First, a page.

Fri, 10 Nov 2023
Regulation vs. Laissez Faire: Who is acting to reach net-zero faster, the EU or the US?

The recent “stakeholder movement” concerning ESG, is fueled the popular belief that stricter and more unified regulation will save ESG. On the other side of the spectrum are the less popular opinions that instead claim that companies have financial incentives (as for-profit businesses) in addition to non-financial incentives (business owners are stakeholders too) to genuinely improve their impact on material themes

In an attempt to bring these claims to the data, in this case study, we will compare the US’ approach known for its “laissez faire” approach to ESG against the EU, which offers a more regulations driven solution to ESG. 

Figure 1 below, provides an overview of the overall GHG emissions levels since 1950 for both countries. The US emissions levels are below the EU, but the EU emissions display a significant reduction in absolute levels, in the last thirty years. 

Figure 1: Historical GHG emissions series of all EU 27 countries combined vs. the US 52 states. 

We assess the effectiveness of each approach by the actual reduction in GHG emissions observed in each macro economy. Therefore, the policy has been more effective if it has resulted in greater reduction in emissions over time. Figure 2 shows, that in absolute terms, the emissions reduction in the EU 27 countries combined has been higher. However, the results flip when we control for GDP growth. As shown in Figure 3, when we look at GHG emissions changes over time after controlling for the economic growth of either entity (emissions intensity), the US’s laissez faire approach seems to be the most effective.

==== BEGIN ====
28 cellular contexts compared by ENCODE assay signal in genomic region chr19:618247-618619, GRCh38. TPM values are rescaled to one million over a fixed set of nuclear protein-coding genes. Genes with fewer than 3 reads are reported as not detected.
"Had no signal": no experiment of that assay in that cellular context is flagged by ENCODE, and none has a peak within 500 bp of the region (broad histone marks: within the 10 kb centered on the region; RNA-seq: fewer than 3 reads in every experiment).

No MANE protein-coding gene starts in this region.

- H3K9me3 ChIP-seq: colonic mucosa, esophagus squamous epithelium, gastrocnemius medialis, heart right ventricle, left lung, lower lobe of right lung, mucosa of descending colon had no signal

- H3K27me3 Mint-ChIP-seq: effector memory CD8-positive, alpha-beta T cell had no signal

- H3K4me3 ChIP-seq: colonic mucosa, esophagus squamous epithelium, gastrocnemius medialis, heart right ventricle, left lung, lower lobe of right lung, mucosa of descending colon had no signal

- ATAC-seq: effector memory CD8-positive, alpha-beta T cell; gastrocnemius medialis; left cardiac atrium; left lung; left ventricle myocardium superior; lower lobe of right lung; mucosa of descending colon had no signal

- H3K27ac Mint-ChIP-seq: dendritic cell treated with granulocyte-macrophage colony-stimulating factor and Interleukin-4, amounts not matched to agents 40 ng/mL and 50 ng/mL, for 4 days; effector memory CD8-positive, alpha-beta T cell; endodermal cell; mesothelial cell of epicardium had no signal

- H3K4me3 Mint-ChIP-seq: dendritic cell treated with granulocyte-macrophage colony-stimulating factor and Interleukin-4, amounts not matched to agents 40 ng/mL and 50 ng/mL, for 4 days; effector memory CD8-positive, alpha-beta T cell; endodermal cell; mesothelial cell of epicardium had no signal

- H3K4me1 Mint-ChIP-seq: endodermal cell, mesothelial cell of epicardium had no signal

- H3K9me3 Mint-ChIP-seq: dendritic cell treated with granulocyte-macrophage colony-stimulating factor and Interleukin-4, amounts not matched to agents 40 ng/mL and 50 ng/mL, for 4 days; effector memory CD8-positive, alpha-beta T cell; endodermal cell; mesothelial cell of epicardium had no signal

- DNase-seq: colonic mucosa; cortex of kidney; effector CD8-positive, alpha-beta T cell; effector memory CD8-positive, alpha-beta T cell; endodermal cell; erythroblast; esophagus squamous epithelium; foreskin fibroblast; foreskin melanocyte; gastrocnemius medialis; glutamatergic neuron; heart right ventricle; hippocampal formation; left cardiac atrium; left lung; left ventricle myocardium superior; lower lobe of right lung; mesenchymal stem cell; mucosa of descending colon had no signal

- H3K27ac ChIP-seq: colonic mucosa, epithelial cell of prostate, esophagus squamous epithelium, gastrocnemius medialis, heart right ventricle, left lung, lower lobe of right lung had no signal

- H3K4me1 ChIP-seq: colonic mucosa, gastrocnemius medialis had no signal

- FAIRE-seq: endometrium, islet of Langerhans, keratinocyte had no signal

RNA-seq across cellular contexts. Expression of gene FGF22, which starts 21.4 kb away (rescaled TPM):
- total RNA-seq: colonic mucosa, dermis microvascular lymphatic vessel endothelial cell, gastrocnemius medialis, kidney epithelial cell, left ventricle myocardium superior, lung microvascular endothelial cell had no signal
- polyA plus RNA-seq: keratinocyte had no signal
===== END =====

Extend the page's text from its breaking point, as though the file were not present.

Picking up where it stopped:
Figure 2: The change in absolute GHG emissions over time: the US vs. the EU.

Figure 3: The change in growth-adjusted GHG emissions over time: the US vs. the EU.

In Table 1, we compare the last 50-year averages for the absolute and the growth adjusted GHG emissions growth rates for the EU and the US. The average of absolute GHG emissions growth rate in the EU for the past 50 years has been -0.44%, while that of the US has been +0.22%. This is indicative that the EU regulatory approach to ESG has been most effective to reduce absolute emission levels over time. However, when we account for the different GDP growth rates in each entity, the results change into -2.55% emissions growth rate for the EU and -6.08% (almost double the reduction) for the US. 

Table 1: Absolute and growth-adjusted GHG emissions reduction. (1971-2021 averages).

Finally, using our scoring approach, we rate the historical difference between the two. The US, with an average Nova Score of 12.30 overperforms the EU with an average Nova score of 10.90. Both however, seem to be on the lower end of the “Ante” category, which means that the progress to meeting targets for both economies is still in its infant stages and both economies must show more real actions instead of just efforts, in order to get closer to their targets. (Refer to Figure 4 below.) 

Figure 4: 50-year average Nova Scores: The US vs. The EU.

The score goes from 0-25+ and a larger score is the equivalent of a larger reduction in emissions. The entities moving away from targets are in the 0-10 “Egressus” Category. The entities moving towards targets are in the 10-25 “Ante” Category and those that are close to meeting targets and may be soon overcoming targets has a starting Nova score of 25+. 

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